Is there a known particle field equation of a similar form $$ \begin{equation} (\Gamma^n \pi_n)^2 \Psi = (mc)^2 \Psi \tag{1} \end{equation} $$ such that by reducing the number of degrees of freedom for the spinor $\Psi$ into a spinor of lesser degrees of freedom, such as a scalar $\psi_0$, two three-vectors $\boldsymbol{\psi}_\pm$ or two two-vectors $\boldsymbol{\phi}_\pm$, it reduces Eq. 1 into either ...

  • a spin zero field equation $$ \begin{equation} \pi^n \pi_n \psi_0 = (mc)^2 \psi_0, \tag{2} \end{equation} $$
  • a spin one field equation $$ \begin{equation} (I\pi_0\pm i \boldsymbol{\pi} \times) (I\pi_0\mp i \boldsymbol{\pi} \times) \boldsymbol{\psi}_ \pm = (mc)^2 \boldsymbol{\psi}_ \pm \tag{3} \end{equation} $$
  • or a spin 1/2 field equation $$ \begin{equation} (I\pi_0\pm\boldsymbol{\sigma}\cdot\boldsymbol{\pi}) (I\pi_0\mp\boldsymbol{\sigma}\cdot\boldsymbol{\pi}) \boldsymbol{\phi}_\pm = (mc)^2 \boldsymbol{\phi}_\pm? \tag{4} \end{equation} $$

In these expressions $\pi_n$ is the four-component momentum operator which includes the electromagnetic four-potential interaction $A_n$ with the particle's charge $q$ written as $$ \begin{equation} \pi_n = i\hbar \partial_n - q A_n , \tag{5} \end{equation} $$ and $$ \begin{equation} \boldsymbol{\pi} = -i\hbar \boldsymbol{\nabla} - q \boldsymbol{A} \tag{6} \end{equation} $$ uses bold to indicate a euclidean vector, specific to 3-components. The three two-by-two matrices $\boldsymbol{\sigma}$ in Eq. 4 are the Pauli Spin Matrices.

  • $\begingroup$ theguardian.com/lifeandstyle/2015/jan/14/… $\endgroup$
    – user16438
    Feb 21, 2015 at 3:51
  • $\begingroup$ @caseyr547 Interesting. How come you you did not post this on my most recent question? $\endgroup$ Feb 21, 2015 at 14:13
  • $\begingroup$ they are strange at cogsci i'm banned but even then had i posted a really great answer they would have downvoted it into oblivion then called the answer low quality haha $\endgroup$
    – user16438
    Feb 21, 2015 at 18:49
  • $\begingroup$ @caseyr547 How come? Wait you have an answer? Please send it to me via email. Thanks. $\endgroup$ Feb 21, 2015 at 20:44
  • $\begingroup$ they are bigots...three users said I was cheating on the Se system and threatened to leave...they didn't like my answers and were down voting the. Because they disagreed not because it was low quality...so I went through and looked at artem's supposed high quality posts and his is mostly bs passing off as science...then the other two guys I looked at theirs too and they were writing a bunch of stuff too like supporting unhealthy behavior...then they are really scared to talk about antidepressants, antipsychotics and stimulants... $\endgroup$
    – user16438
    Feb 21, 2015 at 21:26

1 Answer 1


The known wavefunctions for scalar, spin-1/2 and vector fields follow from the theory of unitary representations of the Poincare group. Especially the theory of induced representations (keyword here is Mackey's machine) and are special cases of a general wavefunction that an be written in the form

$$Q(p)\psi = \psi$$

where $Q(p)$ is a projection operator.

Given a subgroup $K$ of a lie group $G$ we can induce a unitary rep of $G$ via a unitary rep of $K$ (also called the 'little group') by the following: Take a more or less arbitrary (non-unitary) rep of $G$, $D(g)$ whose restriction to $K$, $D(k)$, is unitary. We then construct a unitary rep of $G$, U(g), with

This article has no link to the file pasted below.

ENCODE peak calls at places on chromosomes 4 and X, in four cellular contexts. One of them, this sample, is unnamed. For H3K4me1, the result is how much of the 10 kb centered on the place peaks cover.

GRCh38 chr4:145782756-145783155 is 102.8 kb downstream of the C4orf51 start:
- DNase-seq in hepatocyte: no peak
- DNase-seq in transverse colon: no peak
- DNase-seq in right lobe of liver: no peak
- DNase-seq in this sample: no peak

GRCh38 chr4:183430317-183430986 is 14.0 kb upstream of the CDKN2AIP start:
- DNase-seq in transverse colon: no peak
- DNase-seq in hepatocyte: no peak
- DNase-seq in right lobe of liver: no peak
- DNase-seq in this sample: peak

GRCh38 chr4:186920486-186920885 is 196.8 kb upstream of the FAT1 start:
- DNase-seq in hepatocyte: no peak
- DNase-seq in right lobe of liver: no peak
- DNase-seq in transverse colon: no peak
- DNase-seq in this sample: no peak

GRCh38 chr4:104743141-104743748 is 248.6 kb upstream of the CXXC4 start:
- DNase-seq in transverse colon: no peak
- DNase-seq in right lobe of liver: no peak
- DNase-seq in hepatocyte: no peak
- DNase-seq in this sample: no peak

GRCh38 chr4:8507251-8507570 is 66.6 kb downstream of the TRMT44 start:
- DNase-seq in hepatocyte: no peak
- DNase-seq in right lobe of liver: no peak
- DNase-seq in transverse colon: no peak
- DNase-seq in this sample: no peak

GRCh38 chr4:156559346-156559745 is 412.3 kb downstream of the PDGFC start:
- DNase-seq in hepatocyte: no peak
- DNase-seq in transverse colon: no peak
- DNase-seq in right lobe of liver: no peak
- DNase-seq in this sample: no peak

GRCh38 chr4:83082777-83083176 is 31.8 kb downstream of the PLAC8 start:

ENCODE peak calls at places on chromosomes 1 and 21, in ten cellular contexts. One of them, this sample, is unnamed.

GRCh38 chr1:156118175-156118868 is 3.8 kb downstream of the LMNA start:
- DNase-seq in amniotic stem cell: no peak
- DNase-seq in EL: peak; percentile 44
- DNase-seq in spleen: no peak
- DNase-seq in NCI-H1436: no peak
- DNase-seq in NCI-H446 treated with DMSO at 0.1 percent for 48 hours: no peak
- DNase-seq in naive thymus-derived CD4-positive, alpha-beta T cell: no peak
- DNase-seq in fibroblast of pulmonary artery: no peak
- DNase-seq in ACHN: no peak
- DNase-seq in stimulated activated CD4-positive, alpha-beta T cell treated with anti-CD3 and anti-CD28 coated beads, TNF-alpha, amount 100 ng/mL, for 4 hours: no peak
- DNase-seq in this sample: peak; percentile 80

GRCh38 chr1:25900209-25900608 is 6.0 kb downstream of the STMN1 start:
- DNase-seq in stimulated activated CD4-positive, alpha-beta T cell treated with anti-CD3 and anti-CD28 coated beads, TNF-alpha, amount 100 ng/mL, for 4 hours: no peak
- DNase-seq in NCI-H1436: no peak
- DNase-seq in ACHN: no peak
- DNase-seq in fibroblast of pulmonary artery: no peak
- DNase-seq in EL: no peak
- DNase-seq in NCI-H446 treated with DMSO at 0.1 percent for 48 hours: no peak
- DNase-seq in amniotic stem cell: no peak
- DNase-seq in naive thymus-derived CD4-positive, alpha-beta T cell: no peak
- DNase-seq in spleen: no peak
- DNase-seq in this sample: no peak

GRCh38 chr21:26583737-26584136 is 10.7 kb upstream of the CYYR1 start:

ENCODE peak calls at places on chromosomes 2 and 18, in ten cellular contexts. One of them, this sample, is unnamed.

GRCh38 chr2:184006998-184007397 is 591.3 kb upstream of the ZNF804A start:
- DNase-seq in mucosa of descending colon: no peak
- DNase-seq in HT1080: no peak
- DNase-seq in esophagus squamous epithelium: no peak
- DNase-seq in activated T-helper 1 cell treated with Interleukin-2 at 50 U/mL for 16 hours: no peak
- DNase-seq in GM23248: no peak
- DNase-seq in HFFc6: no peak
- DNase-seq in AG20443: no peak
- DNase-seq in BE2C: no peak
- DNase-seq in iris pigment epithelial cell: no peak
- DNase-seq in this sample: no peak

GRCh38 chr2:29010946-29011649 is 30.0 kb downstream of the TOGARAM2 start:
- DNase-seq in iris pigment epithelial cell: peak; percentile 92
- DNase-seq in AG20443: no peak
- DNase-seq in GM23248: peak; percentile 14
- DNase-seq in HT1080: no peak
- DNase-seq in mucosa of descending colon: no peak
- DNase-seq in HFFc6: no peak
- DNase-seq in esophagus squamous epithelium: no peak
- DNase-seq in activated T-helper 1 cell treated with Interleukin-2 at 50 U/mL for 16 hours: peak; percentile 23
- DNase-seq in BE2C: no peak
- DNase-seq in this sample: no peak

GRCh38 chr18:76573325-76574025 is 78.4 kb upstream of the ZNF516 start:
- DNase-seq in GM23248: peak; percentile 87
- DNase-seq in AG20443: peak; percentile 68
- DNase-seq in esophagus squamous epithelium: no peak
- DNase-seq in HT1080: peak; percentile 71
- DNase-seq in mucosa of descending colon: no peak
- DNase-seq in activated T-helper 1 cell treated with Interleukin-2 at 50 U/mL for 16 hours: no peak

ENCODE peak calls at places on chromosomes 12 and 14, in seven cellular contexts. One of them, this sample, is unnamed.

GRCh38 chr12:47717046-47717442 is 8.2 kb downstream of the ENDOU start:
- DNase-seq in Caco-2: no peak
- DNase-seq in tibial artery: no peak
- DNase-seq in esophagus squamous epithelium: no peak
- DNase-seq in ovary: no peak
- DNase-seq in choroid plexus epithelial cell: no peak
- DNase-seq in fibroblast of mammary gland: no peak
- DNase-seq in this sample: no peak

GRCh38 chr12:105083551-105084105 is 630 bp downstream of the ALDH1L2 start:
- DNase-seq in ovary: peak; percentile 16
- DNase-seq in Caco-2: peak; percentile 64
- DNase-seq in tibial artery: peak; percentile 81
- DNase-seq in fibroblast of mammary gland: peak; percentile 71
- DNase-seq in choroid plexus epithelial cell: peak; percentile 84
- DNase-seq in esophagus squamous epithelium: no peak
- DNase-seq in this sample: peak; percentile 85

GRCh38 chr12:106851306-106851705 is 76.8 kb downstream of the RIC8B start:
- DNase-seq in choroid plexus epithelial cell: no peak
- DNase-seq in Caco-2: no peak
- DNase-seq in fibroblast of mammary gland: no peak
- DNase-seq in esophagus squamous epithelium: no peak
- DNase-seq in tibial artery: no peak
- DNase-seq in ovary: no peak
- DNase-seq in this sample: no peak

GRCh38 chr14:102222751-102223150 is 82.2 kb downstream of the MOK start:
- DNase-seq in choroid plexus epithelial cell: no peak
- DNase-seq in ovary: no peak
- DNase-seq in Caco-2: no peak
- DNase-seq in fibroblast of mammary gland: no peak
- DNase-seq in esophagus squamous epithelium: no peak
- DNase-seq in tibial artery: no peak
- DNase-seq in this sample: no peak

$$U(g)\psi(c) = D(g)\psi(cg)$$

where $c\in C = G/K$ is an element of the right coset space.

Now for the Lorentz/Poincare case the little group is $SU(2)$ and the coset space are the boosts, i.e. momenta. Therefore the above tells us that given a finite dimensional rep of the Lorentz group that is unitary on $SU(2)$, we can have a continuous unitary rep of the Lorentz group, which is the field $\psi(p)$ and that must obey the subsidiary condition

$$Q(p)\psi(p) = 0$$ (this is what will be called the wave equation)

and transformation law

$$(U(\Lambda)\psi)(p) = \psi'(p) = D(g)\psi(p') = D(g) \psi(\Lambda^{-1}p)$$

the projectors $Q(p)$ for the common cases are:

scalar: trivial $\psi'(p) = \psi(\Lambda^{-1}p), p^2\psi = m^2\psi$ (KG)

spin $1/2$: $Q(p) = \frac{1}{2m}(\gamma^\mu p_\mu + m)$, $(\gamma^\mu p_\mu-m)\psi = 0$ (dirac)

vector: $Q(p) = g^\mu_\nu - \frac{p^\mu p\nu}{m^2}$, $p_\mu A^\mu = 0$(proca)

For a generic spin $j$ we get the Bargmann Wigner equation

$$(\gamma^\mu p_\mu - m)_{\alpha_r\alpha'_r}\psi_{\alpha_1\dots\alpha_r\dots,\alpha_{2j}} = 0, r=1\dots2n$$

A good reference on this

Niederer, U. H. and O'Raifeartaigh, L. Realizations of the Unitary Representations of the Inhomogeneous Space-Time Groups II. Covariant Realizations of the Poincaré Group

parts I and II

  • $\begingroup$ I will have to take some time to read the reference you provided, but first what happens if I do check your answer as the accepted answer before the deadline? Do you not receive the bounty? $\endgroup$ Mar 18, 2014 at 17:13
  • 1
    $\begingroup$ @linuxfreebird: I could be mistaken but I don't think you assign the bounty, but namehere does. $\endgroup$
    – JeffDror
    Mar 18, 2014 at 17:25
  • $\begingroup$ I think your answer is generic to any spin and any dimension? Could you provide an example of a field equation that reduces into equations 2, 3, and 4? Thanks. $\endgroup$ Mar 18, 2014 at 17:37
  • $\begingroup$ @linuxfreebird did you just want the corresponding field equations for the vector and fermioni wavefunction? $\endgroup$
    – luksen
    Mar 18, 2014 at 18:22
  • $\begingroup$ @luksen I think so. At least it would make sense for those unfamiliar with high level theory. $\endgroup$ Mar 19, 2014 at 0:32

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